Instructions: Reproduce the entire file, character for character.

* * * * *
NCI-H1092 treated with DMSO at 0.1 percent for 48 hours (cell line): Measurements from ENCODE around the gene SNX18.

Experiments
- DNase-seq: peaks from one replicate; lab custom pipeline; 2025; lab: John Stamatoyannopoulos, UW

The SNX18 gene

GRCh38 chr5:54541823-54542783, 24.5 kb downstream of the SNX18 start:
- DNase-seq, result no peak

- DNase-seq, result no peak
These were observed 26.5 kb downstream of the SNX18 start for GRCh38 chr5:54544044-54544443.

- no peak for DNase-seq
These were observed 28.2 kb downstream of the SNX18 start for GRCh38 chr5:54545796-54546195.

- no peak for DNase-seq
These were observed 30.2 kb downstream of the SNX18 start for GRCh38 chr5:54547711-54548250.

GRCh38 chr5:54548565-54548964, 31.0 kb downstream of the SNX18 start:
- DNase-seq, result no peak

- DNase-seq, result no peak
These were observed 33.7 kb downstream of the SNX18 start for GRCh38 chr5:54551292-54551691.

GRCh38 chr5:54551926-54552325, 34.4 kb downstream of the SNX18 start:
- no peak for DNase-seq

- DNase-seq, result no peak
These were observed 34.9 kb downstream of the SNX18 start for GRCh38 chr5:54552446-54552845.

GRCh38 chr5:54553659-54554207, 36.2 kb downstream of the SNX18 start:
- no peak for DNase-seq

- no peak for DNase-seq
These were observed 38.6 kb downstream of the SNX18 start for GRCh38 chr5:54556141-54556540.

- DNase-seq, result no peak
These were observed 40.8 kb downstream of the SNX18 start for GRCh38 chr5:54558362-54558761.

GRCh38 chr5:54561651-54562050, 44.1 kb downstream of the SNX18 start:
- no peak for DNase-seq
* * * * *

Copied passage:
NCI-H1092 treated with DMSO at 0.1 percent for 48 hours (cell line): Measurements from ENCODE around the gene SNX18.

Experiments
- DNase-seq: peaks from one replicate; lab custom pipeline; 2025; lab: John Stamatoyannopoulos, UW

The SNX18 gene

GRCh38 chr5:54541823-54542783, 24.5 kb downstream of the SNX18 start:
- DNase-seq, result no peak

- DNase-seq, result no peak
These were observed 26.5 kb downstream of the SNX18 start for GRCh38 chr5:54544044-54544443.

- no peak for DNase-seq
These were observed 28.2 kb downstream of the SNX18 start for GRCh38 chr5:54545796-54546195.

- no peak for DNase-seq
These were observed 30.2 kb downstream of the SNX18 start for GRCh38 chr5:54547711-54548250.

GRCh38 chr5:54548565-54548964, 31.0 kb downstream of the SNX18 start:
- DNase-seq, result no peak

- DNase-seq, result no peak
These were observed 33.7 kb downstream of the SNX18 start for GRCh38 chr5:54551292-54551691.

GRCh38 chr5:54551926-54552325, 34.4 kb downstream of the SNX18 start:
- no peak for DNase-seq

- DNase-seq, result no peak
These were observed 34.9 kb downstream of the SNX18 start for GRCh38 chr5:54552446-54552845.

GRCh38 chr5:54553659-54554207, 36.2 kb downstream of the SNX18 start:
- no peak for DNase-seq

- no peak for DNase-seq
These were observed 38.6 kb downstream of the SNX18 start for GRCh38 chr5:54556141-54556540.

- DNase-seq, result no peak
These were observed 40.8 kb downstream of the SNX18 start for GRCh38 chr5:54558362-54558761.

GRCh38 chr5:54561651-54562050, 44.1 kb downstream of the SNX18 start:
- no peak for DNase-seq